Thursday, 25 October 2018

Ceisteanna (9)

Richard Boyd Barrett


9. Deputy Richard Boyd Barrett asked the Minister for Finance his views on whether it is acceptable in view of the dramatic inflation of the property market, particularly in relation to rapidly rising rents and property values, that corporate landlords and property investors should continue to avail of tax reliefs such as section 110 and that he is unable to ascertain the amount of tax revenue that is forgone through such reliefs; his further views on whether the imposition of a higher effective tax rate on the large profits being generated in this sector should be reconsidered; and if he will make a statement on the matter. [44226/18]

Amharc ar fhreagra

Freagraí ó Béal (8 píosaí cainte) (Ceist ar Finance)

The Minister will see that I am on the theme of housing, and the Minister's connection to it, with all my questions of both yesterday and today. The other side of the coin in regard to this housing and homelessness crisis is the lesser known fact that vast amounts of money are being made by corporate landlords and property speculators who are also availing of tax reliefs. The Minister cannot give me an answer to a question I have asked repeatedly as to how much tax is being forgone in section 110 tax relief. Given the obvious profit bonanza being enjoyed by property speculators and landlords, we need to look at whether we need to find new ways to tax this sector to give us more money to build social housing and other things we need in our economy.

I do not need to be reminded of my role in respect of housing. I work as closely as possible with the Minister, Deputy Eoghan Murphy, to look at how to make new resources available and to ensure the appropriate policies are in place. Deputies will recall that amendments to the taxation of section 110 companies were made in the Finance Act 2016 specifically to address the issue of returns relating to Irish property. Section 110 companies can only hold certain qualifying assets and real property, such as land and buildings, that are not an asset that a qualifying company can hold. They can, however, hold loans and other financial assets that derive their value from Irish land and buildings.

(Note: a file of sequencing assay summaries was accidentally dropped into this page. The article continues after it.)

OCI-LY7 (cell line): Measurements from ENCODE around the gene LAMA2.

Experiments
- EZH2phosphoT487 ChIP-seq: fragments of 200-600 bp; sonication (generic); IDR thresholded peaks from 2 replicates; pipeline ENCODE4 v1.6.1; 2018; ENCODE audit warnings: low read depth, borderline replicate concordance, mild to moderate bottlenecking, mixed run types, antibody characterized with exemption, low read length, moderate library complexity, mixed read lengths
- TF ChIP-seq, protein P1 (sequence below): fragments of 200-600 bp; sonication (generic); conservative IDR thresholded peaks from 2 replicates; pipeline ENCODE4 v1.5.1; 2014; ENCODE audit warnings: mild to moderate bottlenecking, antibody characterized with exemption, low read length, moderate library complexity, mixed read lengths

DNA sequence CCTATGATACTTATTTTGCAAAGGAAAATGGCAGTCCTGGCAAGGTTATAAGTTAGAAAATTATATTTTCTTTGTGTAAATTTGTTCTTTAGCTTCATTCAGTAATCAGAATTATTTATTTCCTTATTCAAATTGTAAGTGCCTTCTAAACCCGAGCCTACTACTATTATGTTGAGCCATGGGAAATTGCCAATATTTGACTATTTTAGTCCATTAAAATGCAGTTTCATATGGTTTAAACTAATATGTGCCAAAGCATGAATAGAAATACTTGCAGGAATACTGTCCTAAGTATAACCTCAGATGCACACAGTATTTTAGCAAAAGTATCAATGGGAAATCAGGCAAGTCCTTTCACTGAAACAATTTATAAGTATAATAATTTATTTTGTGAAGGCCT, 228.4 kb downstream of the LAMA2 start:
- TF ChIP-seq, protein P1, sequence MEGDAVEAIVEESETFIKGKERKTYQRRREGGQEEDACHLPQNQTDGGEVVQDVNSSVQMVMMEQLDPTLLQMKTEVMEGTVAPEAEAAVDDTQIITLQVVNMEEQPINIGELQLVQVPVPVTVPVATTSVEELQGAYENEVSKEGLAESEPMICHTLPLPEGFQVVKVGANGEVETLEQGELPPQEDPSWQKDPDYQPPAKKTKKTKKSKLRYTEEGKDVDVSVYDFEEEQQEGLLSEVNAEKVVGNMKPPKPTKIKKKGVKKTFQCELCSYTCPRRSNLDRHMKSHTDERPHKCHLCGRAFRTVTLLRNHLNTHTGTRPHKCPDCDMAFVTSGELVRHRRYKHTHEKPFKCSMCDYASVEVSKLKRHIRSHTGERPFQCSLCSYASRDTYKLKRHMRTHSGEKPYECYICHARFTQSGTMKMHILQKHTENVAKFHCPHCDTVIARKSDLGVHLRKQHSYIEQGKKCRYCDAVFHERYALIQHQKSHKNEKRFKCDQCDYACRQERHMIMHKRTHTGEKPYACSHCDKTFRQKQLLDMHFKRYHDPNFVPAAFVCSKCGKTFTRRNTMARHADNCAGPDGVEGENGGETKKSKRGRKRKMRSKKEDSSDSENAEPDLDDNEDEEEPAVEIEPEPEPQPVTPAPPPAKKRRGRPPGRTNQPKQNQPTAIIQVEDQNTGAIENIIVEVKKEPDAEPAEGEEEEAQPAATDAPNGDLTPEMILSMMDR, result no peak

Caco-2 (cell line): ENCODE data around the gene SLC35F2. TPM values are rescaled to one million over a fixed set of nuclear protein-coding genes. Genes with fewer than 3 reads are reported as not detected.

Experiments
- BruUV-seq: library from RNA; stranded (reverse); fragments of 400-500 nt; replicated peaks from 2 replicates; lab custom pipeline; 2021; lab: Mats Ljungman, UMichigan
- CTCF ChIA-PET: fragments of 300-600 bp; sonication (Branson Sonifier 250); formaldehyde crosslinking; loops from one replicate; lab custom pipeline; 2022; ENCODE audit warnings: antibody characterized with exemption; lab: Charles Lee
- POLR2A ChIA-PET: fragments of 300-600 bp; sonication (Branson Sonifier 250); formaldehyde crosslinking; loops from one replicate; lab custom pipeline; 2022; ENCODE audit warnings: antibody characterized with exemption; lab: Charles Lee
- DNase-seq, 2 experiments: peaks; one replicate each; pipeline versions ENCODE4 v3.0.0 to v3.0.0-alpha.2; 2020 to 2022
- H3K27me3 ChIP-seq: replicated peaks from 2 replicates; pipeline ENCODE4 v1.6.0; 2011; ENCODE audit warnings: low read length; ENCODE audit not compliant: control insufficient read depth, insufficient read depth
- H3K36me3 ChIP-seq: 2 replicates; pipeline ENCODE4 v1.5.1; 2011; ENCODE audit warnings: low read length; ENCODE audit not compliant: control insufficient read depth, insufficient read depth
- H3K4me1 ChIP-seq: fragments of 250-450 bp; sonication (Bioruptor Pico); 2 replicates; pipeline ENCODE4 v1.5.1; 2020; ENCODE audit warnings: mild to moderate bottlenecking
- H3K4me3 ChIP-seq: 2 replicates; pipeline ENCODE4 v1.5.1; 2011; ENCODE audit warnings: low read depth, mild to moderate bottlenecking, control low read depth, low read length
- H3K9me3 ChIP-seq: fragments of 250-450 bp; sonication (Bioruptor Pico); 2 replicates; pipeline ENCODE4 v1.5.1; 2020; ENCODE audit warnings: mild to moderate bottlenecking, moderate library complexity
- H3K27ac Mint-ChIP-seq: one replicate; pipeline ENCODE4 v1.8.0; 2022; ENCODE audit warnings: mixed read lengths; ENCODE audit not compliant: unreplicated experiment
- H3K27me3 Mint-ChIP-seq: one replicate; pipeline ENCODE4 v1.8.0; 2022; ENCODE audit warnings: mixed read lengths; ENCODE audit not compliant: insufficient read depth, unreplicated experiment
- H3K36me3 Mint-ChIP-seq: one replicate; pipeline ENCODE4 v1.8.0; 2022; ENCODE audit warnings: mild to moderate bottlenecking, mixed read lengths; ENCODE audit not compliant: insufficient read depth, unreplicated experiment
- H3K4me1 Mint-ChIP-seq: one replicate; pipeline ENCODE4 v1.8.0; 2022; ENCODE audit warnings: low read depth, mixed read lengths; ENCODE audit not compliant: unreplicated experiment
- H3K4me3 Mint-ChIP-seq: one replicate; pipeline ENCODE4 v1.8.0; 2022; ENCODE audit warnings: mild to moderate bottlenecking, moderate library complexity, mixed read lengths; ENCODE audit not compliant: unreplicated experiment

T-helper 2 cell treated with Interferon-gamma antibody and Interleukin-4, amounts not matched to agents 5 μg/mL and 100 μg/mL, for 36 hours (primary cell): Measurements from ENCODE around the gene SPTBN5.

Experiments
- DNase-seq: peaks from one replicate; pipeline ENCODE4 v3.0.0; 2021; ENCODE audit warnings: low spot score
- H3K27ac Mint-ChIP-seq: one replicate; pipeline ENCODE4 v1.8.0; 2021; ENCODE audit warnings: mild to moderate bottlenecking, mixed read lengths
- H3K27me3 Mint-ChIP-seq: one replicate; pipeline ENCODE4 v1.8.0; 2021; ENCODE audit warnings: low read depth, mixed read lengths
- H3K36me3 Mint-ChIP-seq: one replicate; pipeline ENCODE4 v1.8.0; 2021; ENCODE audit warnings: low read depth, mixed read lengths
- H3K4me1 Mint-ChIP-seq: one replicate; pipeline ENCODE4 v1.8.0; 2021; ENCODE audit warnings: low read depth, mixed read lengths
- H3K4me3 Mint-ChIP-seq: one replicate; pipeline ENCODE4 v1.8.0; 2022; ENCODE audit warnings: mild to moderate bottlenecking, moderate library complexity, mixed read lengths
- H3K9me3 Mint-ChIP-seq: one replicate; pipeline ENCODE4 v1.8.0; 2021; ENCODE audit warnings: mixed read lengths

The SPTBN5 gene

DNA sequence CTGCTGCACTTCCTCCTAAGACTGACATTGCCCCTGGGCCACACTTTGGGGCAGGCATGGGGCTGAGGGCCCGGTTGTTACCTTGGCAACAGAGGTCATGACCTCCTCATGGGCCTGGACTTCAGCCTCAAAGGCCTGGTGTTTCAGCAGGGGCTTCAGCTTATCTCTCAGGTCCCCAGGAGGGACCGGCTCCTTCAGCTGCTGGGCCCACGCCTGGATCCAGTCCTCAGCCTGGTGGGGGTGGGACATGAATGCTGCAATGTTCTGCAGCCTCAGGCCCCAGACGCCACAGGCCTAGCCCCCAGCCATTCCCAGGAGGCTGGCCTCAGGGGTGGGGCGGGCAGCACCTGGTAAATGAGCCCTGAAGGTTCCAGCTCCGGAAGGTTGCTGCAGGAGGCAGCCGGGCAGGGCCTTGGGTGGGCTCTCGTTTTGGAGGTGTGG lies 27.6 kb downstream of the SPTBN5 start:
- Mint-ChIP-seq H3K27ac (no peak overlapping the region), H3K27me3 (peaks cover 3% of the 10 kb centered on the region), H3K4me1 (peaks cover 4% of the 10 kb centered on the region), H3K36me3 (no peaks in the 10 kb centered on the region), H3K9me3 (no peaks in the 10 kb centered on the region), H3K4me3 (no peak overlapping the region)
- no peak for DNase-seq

The changes made in the Finance Act 2016 relate to the taxation of qualifying companies which held loans that derived their value from Irish land. The effect of these changes was to ensure that profits generated from Irish real estate remain within the charge to tax.

The Finance Act 2016 also provided for the introduction of a new Irish real estate fund regime which made changes to the way in which Irish funds which derive 25% or more of their value from Irish real estate are taxed. A new 20% withholding tax was introduced on distributions from these funds.

The Finance Act 2013 provided for the operation of real estate investment trusts, REITs, in Ireland. The function of the REIT framework, in common with other jurisdictions, is not to provide an overall tax exemption but rather to facilitate collective investment in rental property.

I have been aware of concerns about the level of activity of the institutional sector in the housing market. I refer the Deputy to data from the Residential Tenancies Board included in this year's tax strategy group, TSG, paper on corporation tax, which demonstrates that over 91% of landlords hold three or fewer tenancies. The 20 largest landlords in Ireland now account for 3% of total tenancies. It is unlikely that landlords accounting for such a small proportion of tenancies are significantly influencing rental prices in the overall market.